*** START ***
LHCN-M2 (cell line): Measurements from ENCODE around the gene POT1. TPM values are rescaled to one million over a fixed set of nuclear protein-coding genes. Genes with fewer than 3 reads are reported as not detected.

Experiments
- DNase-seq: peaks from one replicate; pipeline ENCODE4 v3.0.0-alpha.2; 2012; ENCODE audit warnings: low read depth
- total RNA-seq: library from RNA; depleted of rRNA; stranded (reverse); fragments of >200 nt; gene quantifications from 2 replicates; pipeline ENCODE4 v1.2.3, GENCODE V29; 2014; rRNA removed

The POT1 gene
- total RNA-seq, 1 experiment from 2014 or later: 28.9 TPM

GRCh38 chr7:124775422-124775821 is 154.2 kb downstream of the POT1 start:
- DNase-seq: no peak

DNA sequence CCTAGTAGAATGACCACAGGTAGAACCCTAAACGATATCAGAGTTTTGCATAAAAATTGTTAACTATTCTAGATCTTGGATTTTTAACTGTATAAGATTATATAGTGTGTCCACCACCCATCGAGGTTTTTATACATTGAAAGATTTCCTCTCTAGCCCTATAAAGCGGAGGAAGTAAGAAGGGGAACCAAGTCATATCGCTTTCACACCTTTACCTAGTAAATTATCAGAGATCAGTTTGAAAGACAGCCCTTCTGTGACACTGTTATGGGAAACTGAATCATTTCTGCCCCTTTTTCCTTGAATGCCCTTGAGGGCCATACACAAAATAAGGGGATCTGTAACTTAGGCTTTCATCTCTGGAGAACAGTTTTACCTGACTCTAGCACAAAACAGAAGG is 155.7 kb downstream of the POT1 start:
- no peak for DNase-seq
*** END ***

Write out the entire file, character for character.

LHCN-M2 (cell line): Measurements from ENCODE around the gene POT1. TPM values are rescaled to one million over a fixed set of nuclear protein-coding genes. Genes with fewer than 3 reads are reported as not detected.

Experiments
- DNase-seq: peaks from one replicate; pipeline ENCODE4 v3.0.0-alpha.2; 2012; ENCODE audit warnings: low read depth
- total RNA-seq: library from RNA; depleted of rRNA; stranded (reverse); fragments of >200 nt; gene quantifications from 2 replicates; pipeline ENCODE4 v1.2.3, GENCODE V29; 2014; rRNA removed

The POT1 gene
- total RNA-seq, 1 experiment from 2014 or later: 28.9 TPM

GRCh38 chr7:124775422-124775821 is 154.2 kb downstream of the POT1 start:
- DNase-seq: no peak

DNA sequence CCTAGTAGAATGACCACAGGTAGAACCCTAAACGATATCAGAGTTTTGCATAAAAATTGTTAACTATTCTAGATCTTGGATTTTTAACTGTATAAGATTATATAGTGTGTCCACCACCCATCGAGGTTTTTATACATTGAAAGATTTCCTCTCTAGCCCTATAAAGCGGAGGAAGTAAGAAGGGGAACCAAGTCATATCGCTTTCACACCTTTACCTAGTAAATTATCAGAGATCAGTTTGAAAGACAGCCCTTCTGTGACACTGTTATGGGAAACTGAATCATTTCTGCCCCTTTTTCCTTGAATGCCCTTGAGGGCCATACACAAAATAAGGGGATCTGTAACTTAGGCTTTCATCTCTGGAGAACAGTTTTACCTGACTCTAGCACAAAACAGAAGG is 155.7 kb downstream of the POT1 start:
- no peak for DNase-seq